Push continues for RSRT to focus on retail


Tribunal urged at first meeting to drive the agenda and to look at gaining greater depth of knowledge and detail facts surrounding truck-related road accidents

By Rob McKay | November 28, 2012

How the Road Safety Remuneration Tribunal (RSRT)
can go about its work effectively, the sort of truck accident information it might need and a focus on supermarket supply chains dominated its first meeting, the recently released transcript shows.

Conducted in Melbourne but with video conferencing to other states, the broad attendance was weighted mostly towards unions and industry and employer groups.

Tribunal President Jennifer Acton cast the hearing as part of its consultative process.

Reflecting the tenor of written submissions to the tribunal on how its work program should function and what it should focus on, oral submissions supported it taking a sequential sectoral approach to proceedings to give it structure.

An early exchange between Acton and Transport Workers Union (TWU) barrister Adam Hatcher and Acton concerned how proactive the tribunal should be, with Acton asking if the union knew what it wanted the content of road safety remuneration orders to be and Hatcher replying that this depended on the work program subject matter eventually is.

Acton raised the possibility that the industry drives the "manageability" of the program and its timetable in a way similar to the award modernisation process.

This would see the tribunal then engage in consultations around the country based on the weight of industry submissions, which themselves would tend to "give a bit of focus up front" to proceedings.

Hatcher, however, argued that, following submissions and consultation,
"the statute requires the tribunal to itself to drive the process forward to a considerable degree".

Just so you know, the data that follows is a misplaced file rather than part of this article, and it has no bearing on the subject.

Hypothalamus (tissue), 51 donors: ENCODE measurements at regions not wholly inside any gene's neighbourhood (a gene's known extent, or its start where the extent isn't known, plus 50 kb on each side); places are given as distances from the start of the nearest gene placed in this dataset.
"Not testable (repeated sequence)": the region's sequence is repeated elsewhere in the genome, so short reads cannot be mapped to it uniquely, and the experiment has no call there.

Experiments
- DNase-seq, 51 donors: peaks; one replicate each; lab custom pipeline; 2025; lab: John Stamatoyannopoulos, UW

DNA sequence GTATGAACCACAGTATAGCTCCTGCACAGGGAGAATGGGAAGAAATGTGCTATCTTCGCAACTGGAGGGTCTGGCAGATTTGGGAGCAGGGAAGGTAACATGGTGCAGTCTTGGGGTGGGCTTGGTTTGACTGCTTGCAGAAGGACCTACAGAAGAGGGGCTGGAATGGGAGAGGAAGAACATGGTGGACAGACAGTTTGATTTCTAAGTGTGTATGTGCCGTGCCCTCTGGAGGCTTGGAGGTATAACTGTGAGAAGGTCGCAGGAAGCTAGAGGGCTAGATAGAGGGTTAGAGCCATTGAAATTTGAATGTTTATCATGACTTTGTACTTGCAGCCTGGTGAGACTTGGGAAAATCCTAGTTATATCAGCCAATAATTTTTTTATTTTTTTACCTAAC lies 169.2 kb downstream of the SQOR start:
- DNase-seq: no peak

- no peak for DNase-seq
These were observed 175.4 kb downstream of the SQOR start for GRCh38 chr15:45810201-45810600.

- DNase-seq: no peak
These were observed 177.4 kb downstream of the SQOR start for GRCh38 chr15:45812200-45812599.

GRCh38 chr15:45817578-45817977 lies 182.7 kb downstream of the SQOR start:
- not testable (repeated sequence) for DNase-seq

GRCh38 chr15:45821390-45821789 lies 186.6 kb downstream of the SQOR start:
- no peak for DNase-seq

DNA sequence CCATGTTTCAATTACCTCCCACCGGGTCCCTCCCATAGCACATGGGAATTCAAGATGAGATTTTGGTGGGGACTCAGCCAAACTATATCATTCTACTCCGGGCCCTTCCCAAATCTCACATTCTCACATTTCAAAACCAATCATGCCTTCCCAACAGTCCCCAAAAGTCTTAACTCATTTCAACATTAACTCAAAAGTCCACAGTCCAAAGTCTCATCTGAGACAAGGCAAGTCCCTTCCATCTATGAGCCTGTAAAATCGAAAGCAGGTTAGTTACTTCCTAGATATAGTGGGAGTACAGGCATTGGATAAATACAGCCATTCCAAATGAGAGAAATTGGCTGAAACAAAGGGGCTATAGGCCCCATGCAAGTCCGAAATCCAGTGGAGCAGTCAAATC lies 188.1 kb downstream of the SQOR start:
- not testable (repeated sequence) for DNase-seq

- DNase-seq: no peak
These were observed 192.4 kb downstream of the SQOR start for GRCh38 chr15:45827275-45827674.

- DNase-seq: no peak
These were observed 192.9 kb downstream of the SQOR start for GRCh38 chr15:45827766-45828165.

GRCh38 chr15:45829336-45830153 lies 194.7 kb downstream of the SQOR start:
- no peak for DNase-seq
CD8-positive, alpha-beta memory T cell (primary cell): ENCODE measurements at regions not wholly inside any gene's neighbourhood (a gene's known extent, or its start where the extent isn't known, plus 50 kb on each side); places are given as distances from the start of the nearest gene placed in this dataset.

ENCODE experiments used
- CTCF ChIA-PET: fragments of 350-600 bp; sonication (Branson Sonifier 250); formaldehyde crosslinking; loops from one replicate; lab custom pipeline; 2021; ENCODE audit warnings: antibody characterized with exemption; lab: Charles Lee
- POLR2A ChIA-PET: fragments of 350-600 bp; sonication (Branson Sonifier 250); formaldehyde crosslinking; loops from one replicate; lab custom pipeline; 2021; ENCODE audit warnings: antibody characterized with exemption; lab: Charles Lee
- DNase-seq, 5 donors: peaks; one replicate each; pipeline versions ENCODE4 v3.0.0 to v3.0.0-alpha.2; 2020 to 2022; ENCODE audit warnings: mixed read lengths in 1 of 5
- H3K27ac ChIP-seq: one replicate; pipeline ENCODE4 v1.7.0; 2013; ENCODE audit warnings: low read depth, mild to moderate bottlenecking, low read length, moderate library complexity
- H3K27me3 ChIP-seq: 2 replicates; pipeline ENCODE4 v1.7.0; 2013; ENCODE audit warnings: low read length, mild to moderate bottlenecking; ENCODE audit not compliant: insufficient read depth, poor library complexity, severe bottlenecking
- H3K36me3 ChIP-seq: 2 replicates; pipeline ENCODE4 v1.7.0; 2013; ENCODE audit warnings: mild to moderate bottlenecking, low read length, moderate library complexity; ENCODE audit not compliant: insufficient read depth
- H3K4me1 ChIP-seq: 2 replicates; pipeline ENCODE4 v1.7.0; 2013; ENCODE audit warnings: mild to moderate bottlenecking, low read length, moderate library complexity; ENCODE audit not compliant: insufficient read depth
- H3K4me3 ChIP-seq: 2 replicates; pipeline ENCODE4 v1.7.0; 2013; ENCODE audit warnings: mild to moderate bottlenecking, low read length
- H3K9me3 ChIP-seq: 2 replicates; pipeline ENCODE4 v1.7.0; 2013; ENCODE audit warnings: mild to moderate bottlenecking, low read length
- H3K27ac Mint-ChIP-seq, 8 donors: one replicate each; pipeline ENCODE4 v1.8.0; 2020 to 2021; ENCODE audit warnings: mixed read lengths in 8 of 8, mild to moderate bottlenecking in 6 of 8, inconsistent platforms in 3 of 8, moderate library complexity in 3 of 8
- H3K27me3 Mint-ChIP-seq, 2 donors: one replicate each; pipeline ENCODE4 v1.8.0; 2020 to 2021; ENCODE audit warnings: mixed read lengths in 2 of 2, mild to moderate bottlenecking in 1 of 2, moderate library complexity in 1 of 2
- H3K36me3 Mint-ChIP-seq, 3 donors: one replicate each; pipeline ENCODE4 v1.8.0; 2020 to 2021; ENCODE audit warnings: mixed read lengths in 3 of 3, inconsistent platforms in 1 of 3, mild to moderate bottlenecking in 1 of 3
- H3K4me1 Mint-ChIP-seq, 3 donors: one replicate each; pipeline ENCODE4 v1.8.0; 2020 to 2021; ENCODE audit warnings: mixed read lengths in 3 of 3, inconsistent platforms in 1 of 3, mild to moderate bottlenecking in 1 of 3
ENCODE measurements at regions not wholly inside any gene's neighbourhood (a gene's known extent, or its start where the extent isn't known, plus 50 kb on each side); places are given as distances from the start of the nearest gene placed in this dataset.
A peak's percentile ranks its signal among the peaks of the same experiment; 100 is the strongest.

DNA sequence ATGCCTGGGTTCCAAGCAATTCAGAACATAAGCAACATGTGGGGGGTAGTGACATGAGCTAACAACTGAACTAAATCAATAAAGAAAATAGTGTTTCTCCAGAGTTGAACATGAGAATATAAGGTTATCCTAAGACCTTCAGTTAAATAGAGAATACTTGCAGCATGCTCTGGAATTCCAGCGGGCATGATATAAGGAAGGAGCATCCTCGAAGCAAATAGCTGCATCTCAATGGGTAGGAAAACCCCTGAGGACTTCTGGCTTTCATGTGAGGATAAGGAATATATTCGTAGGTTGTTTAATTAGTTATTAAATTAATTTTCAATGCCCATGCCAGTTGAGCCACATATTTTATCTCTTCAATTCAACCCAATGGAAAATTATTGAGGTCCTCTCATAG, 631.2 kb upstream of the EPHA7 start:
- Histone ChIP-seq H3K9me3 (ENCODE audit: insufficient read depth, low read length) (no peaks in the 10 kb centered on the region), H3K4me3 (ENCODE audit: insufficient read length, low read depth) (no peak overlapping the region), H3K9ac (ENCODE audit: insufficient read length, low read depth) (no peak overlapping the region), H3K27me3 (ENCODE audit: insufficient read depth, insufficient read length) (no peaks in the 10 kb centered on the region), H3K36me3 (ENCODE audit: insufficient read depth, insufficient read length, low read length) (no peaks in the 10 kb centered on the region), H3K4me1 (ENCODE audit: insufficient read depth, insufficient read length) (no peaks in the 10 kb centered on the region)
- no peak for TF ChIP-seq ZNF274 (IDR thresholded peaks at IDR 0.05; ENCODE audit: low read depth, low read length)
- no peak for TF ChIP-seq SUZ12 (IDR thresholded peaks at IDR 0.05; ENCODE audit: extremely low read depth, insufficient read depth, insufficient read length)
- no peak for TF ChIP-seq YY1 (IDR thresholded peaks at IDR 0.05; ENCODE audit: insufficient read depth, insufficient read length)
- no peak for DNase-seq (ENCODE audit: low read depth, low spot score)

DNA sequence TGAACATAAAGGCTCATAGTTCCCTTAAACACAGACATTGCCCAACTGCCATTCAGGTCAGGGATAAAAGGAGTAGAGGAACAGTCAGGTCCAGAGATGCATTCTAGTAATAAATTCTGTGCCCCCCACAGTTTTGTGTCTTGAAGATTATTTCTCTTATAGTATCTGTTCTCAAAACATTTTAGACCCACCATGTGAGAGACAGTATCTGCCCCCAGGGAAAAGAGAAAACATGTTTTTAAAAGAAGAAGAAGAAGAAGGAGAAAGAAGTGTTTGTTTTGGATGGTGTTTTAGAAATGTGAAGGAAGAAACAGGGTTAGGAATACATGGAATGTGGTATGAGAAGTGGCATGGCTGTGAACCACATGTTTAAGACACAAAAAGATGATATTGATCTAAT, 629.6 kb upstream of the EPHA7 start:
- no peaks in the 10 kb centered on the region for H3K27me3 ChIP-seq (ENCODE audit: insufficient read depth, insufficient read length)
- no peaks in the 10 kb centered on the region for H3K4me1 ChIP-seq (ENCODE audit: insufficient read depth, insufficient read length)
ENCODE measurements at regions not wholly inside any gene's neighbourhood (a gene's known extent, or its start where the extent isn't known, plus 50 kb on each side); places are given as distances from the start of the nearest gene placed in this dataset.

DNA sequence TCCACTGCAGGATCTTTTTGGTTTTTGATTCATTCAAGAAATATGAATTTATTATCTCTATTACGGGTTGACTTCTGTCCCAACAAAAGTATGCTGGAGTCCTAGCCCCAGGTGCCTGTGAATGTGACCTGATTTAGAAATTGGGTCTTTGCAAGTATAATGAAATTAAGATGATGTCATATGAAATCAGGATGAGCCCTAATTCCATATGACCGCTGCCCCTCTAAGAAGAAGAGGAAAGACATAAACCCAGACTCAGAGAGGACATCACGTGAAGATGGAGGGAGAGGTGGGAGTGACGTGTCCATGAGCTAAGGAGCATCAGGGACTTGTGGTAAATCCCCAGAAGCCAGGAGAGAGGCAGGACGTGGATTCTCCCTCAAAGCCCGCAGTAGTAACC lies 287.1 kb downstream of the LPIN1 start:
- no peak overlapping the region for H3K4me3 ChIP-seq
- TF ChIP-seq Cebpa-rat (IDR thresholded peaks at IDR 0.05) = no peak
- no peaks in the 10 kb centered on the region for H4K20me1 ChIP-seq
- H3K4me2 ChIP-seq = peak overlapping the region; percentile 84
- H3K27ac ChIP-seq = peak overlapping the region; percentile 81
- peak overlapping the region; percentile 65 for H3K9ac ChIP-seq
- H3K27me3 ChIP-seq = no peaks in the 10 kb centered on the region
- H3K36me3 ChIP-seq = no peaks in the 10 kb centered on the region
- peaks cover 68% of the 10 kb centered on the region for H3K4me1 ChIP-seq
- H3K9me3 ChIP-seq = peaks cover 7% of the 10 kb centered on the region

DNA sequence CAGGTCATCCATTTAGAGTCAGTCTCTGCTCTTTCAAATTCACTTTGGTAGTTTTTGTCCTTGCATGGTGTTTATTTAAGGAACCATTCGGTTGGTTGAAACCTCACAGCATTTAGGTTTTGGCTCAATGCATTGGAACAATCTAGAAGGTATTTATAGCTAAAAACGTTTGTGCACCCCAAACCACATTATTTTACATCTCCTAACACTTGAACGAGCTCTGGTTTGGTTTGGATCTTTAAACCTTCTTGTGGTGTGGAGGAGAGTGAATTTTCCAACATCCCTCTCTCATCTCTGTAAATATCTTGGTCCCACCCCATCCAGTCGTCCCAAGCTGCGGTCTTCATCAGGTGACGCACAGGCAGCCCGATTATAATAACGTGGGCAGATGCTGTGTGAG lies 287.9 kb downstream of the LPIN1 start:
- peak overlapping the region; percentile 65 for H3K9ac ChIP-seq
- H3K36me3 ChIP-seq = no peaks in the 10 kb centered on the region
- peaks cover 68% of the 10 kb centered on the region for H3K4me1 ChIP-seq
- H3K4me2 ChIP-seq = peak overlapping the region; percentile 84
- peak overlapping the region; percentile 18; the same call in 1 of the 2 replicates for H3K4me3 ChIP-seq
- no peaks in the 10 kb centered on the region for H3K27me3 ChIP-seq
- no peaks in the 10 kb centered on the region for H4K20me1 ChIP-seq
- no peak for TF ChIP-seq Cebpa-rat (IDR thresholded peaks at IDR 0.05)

On truck accident intelligence, Phil Lovel, representing the Victorian Transport Association (VTA) and the Australian Rod Transport Industrial Organisation (ARTIO) presented a VTA collation of truck accident information gained from liaison with Victoria Police.

The statistics, based on individual police reports and controlled strictly by the force, include only the date, time, location, incident type, cargo and conditions at the times of incidents.

They showed that there were 163 heavy vehicle incidents in the state between February and September, with 30 percent of those being rollovers.

But valuable and rare as this information was, Lovel pointed to the amount of information that was not included and that is not part of the police investigations or reporting processes.

"They certainly don’t look at conditions of engagement, employment, anything like that, so that’s why this tribunal is pretty important to actually have a look at those sorts of circumstances and identify … what are the issues and can we identify what the issues are," Lovel says.

At the close of proceedings, both Hatcher and Lovel pointed to the retail sector as a useful starting point for the tribunal’s work program, given their position at the centre of several supply chains.

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